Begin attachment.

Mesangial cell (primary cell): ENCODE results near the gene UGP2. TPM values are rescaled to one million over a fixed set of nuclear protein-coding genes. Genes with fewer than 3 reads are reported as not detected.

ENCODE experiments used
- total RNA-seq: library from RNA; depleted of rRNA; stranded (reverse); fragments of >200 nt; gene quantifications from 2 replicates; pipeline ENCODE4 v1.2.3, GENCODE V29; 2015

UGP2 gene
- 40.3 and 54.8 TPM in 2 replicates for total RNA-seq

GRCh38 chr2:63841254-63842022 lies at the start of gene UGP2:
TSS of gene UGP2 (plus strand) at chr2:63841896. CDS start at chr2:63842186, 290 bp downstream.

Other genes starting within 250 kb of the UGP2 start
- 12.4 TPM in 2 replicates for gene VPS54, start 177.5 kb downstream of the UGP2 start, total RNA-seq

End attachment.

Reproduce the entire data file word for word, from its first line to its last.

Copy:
Mesangial cell (primary cell): ENCODE results near the gene UGP2. TPM values are rescaled to one million over a fixed set of nuclear protein-coding genes. Genes with fewer than 3 reads are reported as not detected.

ENCODE experiments used
- total RNA-seq: library from RNA; depleted of rRNA; stranded (reverse); fragments of >200 nt; gene quantifications from 2 replicates; pipeline ENCODE4 v1.2.3, GENCODE V29; 2015

UGP2 gene
- 40.3 and 54.8 TPM in 2 replicates for total RNA-seq

GRCh38 chr2:63841254-63842022 lies at the start of gene UGP2:
TSS of gene UGP2 (plus strand) at chr2:63841896. CDS start at chr2:63842186, 290 bp downstream.

Other genes starting within 250 kb of the UGP2 start
- 12.4 TPM in 2 replicates for gene VPS54, start 177.5 kb downstream of the UGP2 start, total RNA-seq